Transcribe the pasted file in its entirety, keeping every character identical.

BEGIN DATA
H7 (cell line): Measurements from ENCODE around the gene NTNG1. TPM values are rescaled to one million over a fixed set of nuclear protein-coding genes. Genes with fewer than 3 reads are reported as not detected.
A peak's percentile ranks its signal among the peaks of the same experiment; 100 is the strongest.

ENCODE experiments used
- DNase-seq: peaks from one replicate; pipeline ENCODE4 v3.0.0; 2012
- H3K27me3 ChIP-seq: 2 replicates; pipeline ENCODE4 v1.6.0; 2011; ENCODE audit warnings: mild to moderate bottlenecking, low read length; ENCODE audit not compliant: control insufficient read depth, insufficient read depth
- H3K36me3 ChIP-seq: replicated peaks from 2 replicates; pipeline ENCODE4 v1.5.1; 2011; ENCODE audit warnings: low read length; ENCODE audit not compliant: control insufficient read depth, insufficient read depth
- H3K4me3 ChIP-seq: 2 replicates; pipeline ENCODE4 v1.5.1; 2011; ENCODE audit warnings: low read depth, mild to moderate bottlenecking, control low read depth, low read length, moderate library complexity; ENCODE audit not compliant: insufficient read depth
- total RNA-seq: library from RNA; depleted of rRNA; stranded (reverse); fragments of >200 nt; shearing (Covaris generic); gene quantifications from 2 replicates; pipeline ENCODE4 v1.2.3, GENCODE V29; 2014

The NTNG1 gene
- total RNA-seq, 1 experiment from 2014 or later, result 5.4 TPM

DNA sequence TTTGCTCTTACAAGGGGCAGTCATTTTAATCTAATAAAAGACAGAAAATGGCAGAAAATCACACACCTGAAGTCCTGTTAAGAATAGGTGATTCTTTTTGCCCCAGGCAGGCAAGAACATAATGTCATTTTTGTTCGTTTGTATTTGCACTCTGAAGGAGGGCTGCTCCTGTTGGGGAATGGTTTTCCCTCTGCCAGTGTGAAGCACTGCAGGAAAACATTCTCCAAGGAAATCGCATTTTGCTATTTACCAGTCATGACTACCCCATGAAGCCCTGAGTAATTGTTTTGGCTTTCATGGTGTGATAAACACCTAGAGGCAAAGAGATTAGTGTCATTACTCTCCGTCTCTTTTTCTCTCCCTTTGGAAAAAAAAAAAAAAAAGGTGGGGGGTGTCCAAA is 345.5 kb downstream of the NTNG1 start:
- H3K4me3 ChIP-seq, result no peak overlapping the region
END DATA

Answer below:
H7 (cell line): Measurements from ENCODE around the gene NTNG1. TPM values are rescaled to one million over a fixed set of nuclear protein-coding genes. Genes with fewer than 3 reads are reported as not detected.
A peak's percentile ranks its signal among the peaks of the same experiment; 100 is the strongest.

ENCODE experiments used
- DNase-seq: peaks from one replicate; pipeline ENCODE4 v3.0.0; 2012
- H3K27me3 ChIP-seq: 2 replicates; pipeline ENCODE4 v1.6.0; 2011; ENCODE audit warnings: mild to moderate bottlenecking, low read length; ENCODE audit not compliant: control insufficient read depth, insufficient read depth
- H3K36me3 ChIP-seq: replicated peaks from 2 replicates; pipeline ENCODE4 v1.5.1; 2011; ENCODE audit warnings: low read length; ENCODE audit not compliant: control insufficient read depth, insufficient read depth
- H3K4me3 ChIP-seq: 2 replicates; pipeline ENCODE4 v1.5.1; 2011; ENCODE audit warnings: low read depth, mild to moderate bottlenecking, control low read depth, low read length, moderate library complexity; ENCODE audit not compliant: insufficient read depth
- total RNA-seq: library from RNA; depleted of rRNA; stranded (reverse); fragments of >200 nt; shearing (Covaris generic); gene quantifications from 2 replicates; pipeline ENCODE4 v1.2.3, GENCODE V29; 2014

The NTNG1 gene
- total RNA-seq, 1 experiment from 2014 or later, result 5.4 TPM

DNA sequence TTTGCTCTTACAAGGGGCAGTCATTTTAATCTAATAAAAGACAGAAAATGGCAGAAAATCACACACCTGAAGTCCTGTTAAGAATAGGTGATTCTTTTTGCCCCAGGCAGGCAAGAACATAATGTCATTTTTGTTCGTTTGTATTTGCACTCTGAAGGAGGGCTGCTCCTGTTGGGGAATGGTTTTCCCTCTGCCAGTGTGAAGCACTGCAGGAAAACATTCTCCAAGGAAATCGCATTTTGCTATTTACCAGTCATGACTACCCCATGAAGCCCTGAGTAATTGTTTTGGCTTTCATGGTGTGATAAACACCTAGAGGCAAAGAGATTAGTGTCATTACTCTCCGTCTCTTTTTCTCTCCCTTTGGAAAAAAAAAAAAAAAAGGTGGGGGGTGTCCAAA is 345.5 kb downstream of the NTNG1 start:
- H3K4me3 ChIP-seq, result no peak overlapping the region